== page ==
I found the phenomenon of southern honor to be a primary point of focus throughout the book. Starting in the beginning of the story, the reader is giving a starting fantasy picture that draws ones attention to a world of dynamic loyalty and civility. One would never think of the people from the south as ever having anything to do with slavery in this novel. Dixon writes of his southern characters in a style that had me thinking of the movie ‘Gone With The Wind’. Everyone had such good heart! The readers attention is not directed to the horrors suffered by the Union solders but rather, Dixon immediately targets in on the noble qualities that underlie the southern disposition. Eve knew President Lincoln was a good man- why, he had southern hospitality and kindness ( indeed says she, “he is from the south”. Even Phil, who in the beginning of the novel was not necessarily interested in the ’cause of the south’ would later come to see the southern viewpoint. The phenomenon of southern honor is really the second degree of solidification in this novel ( and this is one of the real points of the book). Because Dixon is really saying that the civil war was a dis-agreement between European American men of different value systems – but at least they were white! Because nothing else really matters if this is not the case. The ‘under-implications’ of Dixon’s argument is that the southern gentleman was an honest merchant done in by unscrupulous northern merchants.

Needless to say Mr. Dixon does not express ‘the cause’ of the early American slaves on any level. It becomes clear after reading this novel for two minutes that Mr. Dixon is a profound racist who seem to see only buffoonery and stupidity whenever the subject of Africa comes up. At least his hatred for African Americans would serve to help him develop a new ‘extended language sensibility’ that suddenly seem to find the ugliest words possible when describing any African American (i.e.. he is consistent, at least I can say that much for him; the word ‘sweating’ seems to flow from his pen whenever any mention of an African American character – or should I write ‘nigger’- appears in the novel. I would have thought that Mr. Dixon’s portrayal of African Americans would have ‘put off’ even southern readers- that this was not the case is even more frightening. And what about African Americans?- let me see. Mr. Dixon establishes a) that African Americans have flat feet(!) b) that African Americans smell primitive (!)  c) that African Americans are intellectually inferior to the Europeans ( “haven’t I heard these arguments somewhere before”?) d) that the African man is a savage- he is an animal ( which is interesting, because the complexities of this argument have more to do with the ‘superior human status’ model that Europeans have given to themselves in the Medieval Period- as a species somehow ‘separate from and superior to composite nature and finally e) the reader is given a viewpoint of the African American as a coward and bully; a person who would mis-treat the tenets of the Constitution and instead reap havoc on law and order all over the land. Throughout the book Mr. Dixon paints a horrible picture of the new African man. And we know of course the greatest fear on earth- ( mix marriage – ‘the thought of the European woman being with an African man invokes a ‘raw passion’ that lays underneath the surface psychology of our culture – even though of course, the image of the European man with the African woman is other matter altogether). This vibrational sentiment is not only true for Mr. Dixon’s novel, but in seeking to understand this subject we are staring right at the heart of a ‘major sentiment’ ( I’ll write it that way).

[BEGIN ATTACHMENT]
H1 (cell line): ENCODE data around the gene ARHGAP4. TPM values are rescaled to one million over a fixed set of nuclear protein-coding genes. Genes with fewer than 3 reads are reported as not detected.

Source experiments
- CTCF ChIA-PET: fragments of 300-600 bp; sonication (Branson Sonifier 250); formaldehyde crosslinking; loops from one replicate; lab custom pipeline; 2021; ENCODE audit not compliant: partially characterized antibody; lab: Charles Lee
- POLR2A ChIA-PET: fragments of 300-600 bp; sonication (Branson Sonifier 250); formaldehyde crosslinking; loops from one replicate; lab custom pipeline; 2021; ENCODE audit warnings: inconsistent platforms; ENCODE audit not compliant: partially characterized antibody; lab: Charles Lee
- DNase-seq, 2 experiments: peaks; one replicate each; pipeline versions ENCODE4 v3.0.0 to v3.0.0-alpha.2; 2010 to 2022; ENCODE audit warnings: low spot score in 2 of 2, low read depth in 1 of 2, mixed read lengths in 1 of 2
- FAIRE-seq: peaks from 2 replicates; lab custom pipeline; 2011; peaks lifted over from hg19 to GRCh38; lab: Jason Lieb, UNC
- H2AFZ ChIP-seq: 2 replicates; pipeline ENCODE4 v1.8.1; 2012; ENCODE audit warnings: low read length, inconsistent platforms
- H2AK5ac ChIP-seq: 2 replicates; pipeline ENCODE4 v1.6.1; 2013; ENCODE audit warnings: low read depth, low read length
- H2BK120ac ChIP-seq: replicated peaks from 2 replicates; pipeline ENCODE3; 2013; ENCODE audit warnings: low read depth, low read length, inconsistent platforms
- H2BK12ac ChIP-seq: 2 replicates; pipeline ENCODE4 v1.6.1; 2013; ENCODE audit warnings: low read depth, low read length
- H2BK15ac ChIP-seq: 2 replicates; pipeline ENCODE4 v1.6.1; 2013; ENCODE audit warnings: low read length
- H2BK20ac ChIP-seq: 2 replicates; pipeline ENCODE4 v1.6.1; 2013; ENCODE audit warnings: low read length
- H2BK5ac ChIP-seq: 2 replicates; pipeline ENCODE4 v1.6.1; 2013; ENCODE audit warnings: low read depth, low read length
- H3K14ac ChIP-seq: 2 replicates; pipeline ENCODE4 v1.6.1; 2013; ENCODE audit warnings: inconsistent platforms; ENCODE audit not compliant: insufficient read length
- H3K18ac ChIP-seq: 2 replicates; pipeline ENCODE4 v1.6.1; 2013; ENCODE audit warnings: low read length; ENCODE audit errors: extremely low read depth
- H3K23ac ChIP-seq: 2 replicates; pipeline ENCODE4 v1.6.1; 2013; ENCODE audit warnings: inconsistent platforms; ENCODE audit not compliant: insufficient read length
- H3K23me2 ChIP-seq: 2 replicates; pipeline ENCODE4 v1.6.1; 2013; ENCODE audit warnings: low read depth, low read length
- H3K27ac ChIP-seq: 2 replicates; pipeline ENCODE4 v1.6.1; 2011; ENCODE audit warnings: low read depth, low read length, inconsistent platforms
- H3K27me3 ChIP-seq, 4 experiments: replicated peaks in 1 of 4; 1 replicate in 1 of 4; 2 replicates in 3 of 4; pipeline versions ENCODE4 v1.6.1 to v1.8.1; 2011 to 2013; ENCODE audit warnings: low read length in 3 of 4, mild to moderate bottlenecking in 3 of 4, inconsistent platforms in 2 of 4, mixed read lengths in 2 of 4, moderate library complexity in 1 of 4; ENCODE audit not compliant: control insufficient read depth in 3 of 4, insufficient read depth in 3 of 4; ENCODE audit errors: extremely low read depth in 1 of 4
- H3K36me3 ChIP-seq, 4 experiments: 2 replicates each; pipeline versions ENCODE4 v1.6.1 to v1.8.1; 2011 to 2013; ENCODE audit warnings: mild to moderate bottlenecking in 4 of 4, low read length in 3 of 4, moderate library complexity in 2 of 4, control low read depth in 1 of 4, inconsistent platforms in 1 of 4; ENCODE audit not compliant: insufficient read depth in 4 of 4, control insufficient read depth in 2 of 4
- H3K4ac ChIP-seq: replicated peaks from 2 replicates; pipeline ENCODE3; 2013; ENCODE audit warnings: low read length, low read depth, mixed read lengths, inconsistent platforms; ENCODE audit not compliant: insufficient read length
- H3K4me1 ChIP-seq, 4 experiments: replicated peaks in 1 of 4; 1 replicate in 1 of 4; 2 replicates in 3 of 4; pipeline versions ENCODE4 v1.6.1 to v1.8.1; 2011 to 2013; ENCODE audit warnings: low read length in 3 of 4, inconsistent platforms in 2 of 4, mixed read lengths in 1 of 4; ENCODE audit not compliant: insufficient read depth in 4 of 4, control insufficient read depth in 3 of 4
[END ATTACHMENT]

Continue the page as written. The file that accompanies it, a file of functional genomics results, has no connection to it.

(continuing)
The women in Mr. Dixon’s novel are all saints and goddesses. This is especially the case for the southern women- who are the most beautiful women of all (he tells us). In fact, it is because of the honor of these most special women that the Klan was needed in the first place. Mr. Dixon paints a picture of women of honor – a) women who are happy at home b) women who demonstrate what southern hospitality is all about c) women who are proposed to three and four times a day ( and before the Civil War could go for walks at night without fearing any harm). And of course, these women wouldn’t dare think about marrying any guy unless dad approved- after all, they had their priorities clear. As for the sexual nature of the southern women- well ‘making love’ for them was kissing out back in the woods (at least that’s kind of how Mr. Dixon writes of the dating scene). The sub theme of honor runs through this novel in a most unusual way. For instance, I was taken by the mother’s total understanding of her daughter’s decision to commit suicide because of the rape by an African man ( not to mention that mom herself joined in the act – but at least she was ‘mom’- that is, she had already lived a ‘life’, but what about her daughter?). No, it was a question of honor, by a regional people who the author writes of as ‘the personification’ of honor. As a docu-drama fantasy, I found mr. Dixon’s writing to be very intersting- and ‘after putting my foot in his neck and killing him ( twenty billion times, to start with’), I would then ‘thank him’ very much for his unique approach to literature.